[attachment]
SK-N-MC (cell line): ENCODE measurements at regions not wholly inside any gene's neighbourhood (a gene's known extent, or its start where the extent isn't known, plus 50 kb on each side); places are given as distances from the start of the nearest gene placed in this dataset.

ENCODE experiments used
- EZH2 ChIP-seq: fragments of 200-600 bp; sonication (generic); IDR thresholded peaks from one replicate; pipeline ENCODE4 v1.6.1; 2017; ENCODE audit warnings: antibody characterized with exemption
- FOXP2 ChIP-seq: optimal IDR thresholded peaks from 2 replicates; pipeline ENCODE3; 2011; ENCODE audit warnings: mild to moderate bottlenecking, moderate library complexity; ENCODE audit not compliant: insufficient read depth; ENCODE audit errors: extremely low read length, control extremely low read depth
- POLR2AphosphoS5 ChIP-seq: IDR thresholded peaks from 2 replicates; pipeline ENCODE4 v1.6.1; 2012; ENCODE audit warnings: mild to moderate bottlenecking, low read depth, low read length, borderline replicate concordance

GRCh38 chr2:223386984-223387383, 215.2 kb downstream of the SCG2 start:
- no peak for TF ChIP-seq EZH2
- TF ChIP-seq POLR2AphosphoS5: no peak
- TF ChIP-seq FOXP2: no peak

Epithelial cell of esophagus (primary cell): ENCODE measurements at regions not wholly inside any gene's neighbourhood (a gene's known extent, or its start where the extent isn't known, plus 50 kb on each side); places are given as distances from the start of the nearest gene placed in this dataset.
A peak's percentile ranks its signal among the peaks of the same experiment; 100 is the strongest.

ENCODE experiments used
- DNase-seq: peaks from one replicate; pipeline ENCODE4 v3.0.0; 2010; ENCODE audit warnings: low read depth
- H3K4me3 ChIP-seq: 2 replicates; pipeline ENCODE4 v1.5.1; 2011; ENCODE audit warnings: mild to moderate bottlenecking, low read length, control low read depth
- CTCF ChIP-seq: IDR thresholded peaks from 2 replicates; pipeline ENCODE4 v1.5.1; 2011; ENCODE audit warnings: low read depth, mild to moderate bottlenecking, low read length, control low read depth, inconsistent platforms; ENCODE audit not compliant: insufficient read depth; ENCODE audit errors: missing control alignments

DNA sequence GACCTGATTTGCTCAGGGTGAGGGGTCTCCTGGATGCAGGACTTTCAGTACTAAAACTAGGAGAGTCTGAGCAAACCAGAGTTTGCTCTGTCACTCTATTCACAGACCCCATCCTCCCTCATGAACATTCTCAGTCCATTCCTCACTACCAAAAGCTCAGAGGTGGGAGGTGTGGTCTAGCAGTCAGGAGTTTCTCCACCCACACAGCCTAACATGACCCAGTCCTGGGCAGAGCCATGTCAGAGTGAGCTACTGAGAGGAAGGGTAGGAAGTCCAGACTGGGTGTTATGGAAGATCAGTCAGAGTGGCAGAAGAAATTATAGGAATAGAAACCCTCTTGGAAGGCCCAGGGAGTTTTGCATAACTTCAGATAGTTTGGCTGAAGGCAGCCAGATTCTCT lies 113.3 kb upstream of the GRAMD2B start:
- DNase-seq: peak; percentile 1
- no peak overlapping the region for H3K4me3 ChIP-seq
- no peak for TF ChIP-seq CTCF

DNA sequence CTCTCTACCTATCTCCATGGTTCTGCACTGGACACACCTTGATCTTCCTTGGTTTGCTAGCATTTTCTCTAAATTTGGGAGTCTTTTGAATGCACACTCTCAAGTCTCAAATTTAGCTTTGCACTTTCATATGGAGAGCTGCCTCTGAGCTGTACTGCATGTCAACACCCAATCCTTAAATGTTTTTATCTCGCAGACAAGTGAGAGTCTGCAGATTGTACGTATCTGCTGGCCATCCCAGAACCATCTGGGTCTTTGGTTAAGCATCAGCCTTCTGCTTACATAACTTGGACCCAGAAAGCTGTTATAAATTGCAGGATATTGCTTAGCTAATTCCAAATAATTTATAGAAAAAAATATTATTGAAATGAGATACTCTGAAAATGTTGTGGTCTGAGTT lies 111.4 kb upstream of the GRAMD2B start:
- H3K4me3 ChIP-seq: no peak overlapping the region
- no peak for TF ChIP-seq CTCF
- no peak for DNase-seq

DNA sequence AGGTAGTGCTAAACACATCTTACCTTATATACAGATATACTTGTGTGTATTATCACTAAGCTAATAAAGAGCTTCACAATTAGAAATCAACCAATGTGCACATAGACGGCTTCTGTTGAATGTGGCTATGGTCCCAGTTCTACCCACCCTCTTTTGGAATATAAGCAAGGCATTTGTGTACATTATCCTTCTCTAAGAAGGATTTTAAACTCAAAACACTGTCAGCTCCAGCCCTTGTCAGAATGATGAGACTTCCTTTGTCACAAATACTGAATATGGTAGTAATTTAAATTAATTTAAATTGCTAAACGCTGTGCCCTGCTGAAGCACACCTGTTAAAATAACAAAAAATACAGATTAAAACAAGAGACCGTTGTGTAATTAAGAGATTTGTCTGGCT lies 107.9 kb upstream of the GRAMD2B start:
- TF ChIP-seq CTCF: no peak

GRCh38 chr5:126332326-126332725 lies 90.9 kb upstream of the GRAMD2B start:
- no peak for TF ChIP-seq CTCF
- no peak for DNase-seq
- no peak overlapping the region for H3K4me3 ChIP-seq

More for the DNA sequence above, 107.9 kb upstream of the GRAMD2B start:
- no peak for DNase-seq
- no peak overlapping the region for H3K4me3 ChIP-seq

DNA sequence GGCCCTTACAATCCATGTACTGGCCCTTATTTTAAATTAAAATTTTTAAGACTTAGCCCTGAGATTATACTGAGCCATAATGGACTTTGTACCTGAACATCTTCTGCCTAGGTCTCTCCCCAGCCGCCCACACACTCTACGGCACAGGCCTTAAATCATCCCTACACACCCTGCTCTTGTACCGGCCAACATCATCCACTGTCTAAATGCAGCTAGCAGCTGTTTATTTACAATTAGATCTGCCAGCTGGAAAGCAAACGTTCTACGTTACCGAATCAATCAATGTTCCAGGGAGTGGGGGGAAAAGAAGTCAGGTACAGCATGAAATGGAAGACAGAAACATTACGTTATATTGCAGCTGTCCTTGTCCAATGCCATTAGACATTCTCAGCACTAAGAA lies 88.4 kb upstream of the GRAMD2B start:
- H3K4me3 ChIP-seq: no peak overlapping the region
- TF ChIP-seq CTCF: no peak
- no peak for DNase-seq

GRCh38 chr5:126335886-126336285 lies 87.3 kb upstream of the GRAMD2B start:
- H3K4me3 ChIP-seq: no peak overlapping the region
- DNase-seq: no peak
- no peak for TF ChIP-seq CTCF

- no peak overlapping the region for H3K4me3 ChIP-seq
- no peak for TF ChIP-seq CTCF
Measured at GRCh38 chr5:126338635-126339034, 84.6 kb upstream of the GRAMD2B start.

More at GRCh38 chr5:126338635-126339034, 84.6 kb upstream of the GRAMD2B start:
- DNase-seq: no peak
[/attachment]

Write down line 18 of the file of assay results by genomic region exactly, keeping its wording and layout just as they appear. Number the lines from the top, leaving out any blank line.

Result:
- no peak overlapping the region for H3K4me3 ChIP-seq